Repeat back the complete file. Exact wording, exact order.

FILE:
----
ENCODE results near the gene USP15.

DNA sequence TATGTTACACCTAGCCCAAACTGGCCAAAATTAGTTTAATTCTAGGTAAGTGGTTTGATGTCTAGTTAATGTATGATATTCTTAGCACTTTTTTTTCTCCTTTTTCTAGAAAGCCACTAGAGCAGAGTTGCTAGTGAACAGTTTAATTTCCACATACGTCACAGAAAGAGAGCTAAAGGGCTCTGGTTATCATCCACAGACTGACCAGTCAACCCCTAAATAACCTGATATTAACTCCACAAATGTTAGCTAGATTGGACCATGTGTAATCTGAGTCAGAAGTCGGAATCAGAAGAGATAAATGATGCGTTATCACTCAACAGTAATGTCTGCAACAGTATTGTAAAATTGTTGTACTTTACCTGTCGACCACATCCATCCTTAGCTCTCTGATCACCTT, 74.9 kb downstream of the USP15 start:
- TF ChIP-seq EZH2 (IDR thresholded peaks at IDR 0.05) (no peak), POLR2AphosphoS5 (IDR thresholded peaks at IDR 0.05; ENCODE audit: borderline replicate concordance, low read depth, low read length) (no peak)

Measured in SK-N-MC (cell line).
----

ENCODE results near the gene USP15.

DNA sequence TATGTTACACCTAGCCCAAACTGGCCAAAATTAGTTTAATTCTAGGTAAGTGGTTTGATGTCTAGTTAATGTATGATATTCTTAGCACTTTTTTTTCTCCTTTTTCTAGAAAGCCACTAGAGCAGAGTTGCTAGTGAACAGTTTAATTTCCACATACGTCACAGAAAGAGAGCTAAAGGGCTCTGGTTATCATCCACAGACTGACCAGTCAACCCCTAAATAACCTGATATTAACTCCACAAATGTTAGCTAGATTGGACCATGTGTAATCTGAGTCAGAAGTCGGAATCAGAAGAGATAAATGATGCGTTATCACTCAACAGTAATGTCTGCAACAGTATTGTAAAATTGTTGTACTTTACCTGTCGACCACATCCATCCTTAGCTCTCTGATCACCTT, 74.9 kb downstream of the USP15 start:
- TF ChIP-seq EZH2 (IDR thresholded peaks at IDR 0.05) (no peak), POLR2AphosphoS5 (IDR thresholded peaks at IDR 0.05; ENCODE audit: borderline replicate concordance, low read depth, low read length) (no peak)

Measured in SK-N-MC (cell line).